I had a dumpster-diving artist friend once who was roughly 7-feet tall and laughed harder than anyone I’ve ever known. She gave herself over to mirth, committed to it in a way that is rare and fine. It was contagious, and I would often start laughing hysterically at the jokes we made. This was back in the days I lived in Chapel Hill, NC. When I walked through her house and looked at all the beautiful things she made out of compact discs and broken appliances, she would point at this or that object and note the object’s humble origins as trash. Recycling at its finest. In addition to being an artist, she taught an art class. One day, she asked me to model for her.
I thought that was hilarious. No, Jane said. For real. In the nude? I asked. No, fully clothed, she replied. Then I couldn’t possibly, I said. We laughed like idiots for a long time. I may have rolled on the floor. I did that back then sometimes. I don’t know why I don’t roll on the floor laughing anymore. It’s great. Everyone should. Then she explained she was serious. And I would be paid money to do it.
In those days, I ate a lot of peanut butter sandwiches for lunch. I sold a ton of old books I had collected through the years to a local used bookstore in exchange for a few bucks to buy a hamburger. I was not an artist like my friend Jane, but I nearly had the starving part down. Well, I was on thin rations, let’s say. So, I said sure.
Being a model for an art class is not as glamorous as you might think. You sit on a stool. Very still. And maintain whatever expression you have settled into the moment the session began. You nose itches immediately. Then you think you might develop a nervous tic in your left cheek. Your butt starts to get sore from sitting. You desperately want a glass of water. You want to laugh at the ridiculousness of other people looking very earnestly at you and taking in all your contours. You look at your 7-foot-tall artist friend moving around the room peering over shoulders, and you want to start laughing even more. But you manage not to do any of that. About five and a half years of your life pass as you sit. Then another season – a long winter – goes by. Then it’s over.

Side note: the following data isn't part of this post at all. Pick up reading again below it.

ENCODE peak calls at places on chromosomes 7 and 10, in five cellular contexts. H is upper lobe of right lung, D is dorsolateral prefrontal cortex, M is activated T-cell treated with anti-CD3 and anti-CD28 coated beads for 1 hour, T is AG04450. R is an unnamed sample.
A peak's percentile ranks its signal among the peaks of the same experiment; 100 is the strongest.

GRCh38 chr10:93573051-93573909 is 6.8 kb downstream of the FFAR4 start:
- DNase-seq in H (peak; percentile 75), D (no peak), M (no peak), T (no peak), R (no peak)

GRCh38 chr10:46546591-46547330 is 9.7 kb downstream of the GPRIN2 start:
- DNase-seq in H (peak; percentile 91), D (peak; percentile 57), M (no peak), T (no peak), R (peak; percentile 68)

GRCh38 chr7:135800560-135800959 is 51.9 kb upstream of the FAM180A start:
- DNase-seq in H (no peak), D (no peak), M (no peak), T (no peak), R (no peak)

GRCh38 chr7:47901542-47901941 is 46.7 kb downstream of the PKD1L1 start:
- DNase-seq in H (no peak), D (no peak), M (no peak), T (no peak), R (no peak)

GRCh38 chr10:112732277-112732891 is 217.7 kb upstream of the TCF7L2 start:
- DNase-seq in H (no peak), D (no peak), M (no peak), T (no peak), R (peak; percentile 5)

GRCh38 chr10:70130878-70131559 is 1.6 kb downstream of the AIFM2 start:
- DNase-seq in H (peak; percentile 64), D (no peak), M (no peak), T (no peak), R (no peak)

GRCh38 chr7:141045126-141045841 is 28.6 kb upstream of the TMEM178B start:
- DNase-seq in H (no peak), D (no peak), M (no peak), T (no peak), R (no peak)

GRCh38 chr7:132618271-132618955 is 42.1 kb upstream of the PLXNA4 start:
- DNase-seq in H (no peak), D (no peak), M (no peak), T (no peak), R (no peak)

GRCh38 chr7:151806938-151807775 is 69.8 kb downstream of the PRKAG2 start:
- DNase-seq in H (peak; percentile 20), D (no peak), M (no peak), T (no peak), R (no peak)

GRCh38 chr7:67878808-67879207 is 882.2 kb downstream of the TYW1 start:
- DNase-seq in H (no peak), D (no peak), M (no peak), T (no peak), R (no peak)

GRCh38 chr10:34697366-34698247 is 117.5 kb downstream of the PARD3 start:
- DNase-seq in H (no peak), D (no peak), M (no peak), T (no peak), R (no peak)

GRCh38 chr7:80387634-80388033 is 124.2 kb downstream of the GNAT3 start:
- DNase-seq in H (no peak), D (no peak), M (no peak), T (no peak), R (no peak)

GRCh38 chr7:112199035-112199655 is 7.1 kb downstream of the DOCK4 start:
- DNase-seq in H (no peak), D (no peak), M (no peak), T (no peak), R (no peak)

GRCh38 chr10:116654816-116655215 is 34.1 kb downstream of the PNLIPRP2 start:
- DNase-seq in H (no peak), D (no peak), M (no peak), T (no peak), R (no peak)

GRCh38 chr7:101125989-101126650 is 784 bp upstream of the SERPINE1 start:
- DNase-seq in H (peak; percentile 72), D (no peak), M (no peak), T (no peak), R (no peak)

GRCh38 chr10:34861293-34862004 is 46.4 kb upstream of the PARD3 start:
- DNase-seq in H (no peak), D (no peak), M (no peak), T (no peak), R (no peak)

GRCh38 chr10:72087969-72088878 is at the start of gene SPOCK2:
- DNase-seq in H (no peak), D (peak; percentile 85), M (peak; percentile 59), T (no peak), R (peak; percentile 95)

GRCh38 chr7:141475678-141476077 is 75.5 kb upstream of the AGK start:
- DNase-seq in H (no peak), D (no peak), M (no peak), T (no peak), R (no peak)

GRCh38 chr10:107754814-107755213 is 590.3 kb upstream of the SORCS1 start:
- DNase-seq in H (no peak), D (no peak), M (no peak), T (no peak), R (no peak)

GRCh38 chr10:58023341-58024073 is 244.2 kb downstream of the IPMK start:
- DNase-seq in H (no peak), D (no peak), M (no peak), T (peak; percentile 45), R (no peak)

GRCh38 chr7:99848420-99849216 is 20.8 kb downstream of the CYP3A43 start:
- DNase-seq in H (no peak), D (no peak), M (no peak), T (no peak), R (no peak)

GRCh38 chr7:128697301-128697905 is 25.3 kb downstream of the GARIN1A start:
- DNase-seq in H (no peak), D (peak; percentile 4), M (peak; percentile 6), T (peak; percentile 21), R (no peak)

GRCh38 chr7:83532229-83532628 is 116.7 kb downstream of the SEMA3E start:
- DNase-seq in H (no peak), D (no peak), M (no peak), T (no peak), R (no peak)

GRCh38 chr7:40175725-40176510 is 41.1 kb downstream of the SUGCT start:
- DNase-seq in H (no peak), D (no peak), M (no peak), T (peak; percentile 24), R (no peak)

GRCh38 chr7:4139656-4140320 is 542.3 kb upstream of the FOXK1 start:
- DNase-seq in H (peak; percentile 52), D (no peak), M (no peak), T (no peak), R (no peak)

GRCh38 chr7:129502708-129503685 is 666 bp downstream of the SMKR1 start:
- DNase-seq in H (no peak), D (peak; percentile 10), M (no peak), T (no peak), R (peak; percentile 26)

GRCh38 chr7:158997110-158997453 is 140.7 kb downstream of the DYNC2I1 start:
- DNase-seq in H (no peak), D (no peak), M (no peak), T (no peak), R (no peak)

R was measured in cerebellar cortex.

The room is filled with images of you. It’s kind of mesmerizing. It’s like looking in a fun house mirror, except the mirrors are all a little different. Your features all reflected in various ways in the eyes of the artists and their particular mediums. There I was in charcoal. In paint. Maybe twenty easels of me. I can be quite critical of how I look, but the artists’ eyes and hands seemed more generous. It was really a healthy thing.
You have to forgive yourself for not looking perfect. Just get over it. Let it go. My first month in Manhattan, I walked around struck by the youth and beauty around me. How am I ever going to fit in here? I thought. All these perfect people marching past me on the way to their perfect jobs. I belong in an uglier town. I would never say that the Pittsburgh area, where I once lived, is full of ugly people. But I think it just has a rougher blue-collar quality to it where less beautiful people might be more appreciated. So, I thought, maybe I should be living in Pittsburgh instead.
You can’t let New York City intimidate you like that. If you are feeling particularly ugly, tell yourself you have a ton of character that more than makes up for the ugly. You probably do. And it probably does. That’s what I told myself. I have a ton of character. I even believed it.
Over time, it was easy to see that not everyone in New York City looked like they came off a conveyer belt of perfect youthful attractiveness. People who were capable of embracing their own imperfect bodies at any of the nude or near-nude events held in New York City surely demonstrated that. New Yorkers love to get naked. They might have let it hang out at the recent Clothing Optional Bike Ride in Brooklyn or the Naked Subway Day. An artist was doing nude body painting in Times Square one weekend. Or they could dress up like a mermaid in the Mermaid Parade at Coney Island last weekend where many a mermaid went topless down the boardwalk.
Some mermaids were older than you might expect a mermaid to be. It’s impossible to know the average life expectancy of a mermaid. But if you had an expectation of only 18- to 25-year-old mermaids being allowed in the parade or a state of half-nudity being relegated to a certain age group, you’d be wrong. Some of the mermaids were generously proportioned. My friend Alicia said she heard some men booing these mermaids from where she watched. I heard none of that. The men had come to the parade hoping to see half-nude young models parading past, but they got a true mix of body types.
I love that the mermaids and mermen embraced their bodies in whatever state they were, whatever age or dimension their bodies took. I found that truly beautiful.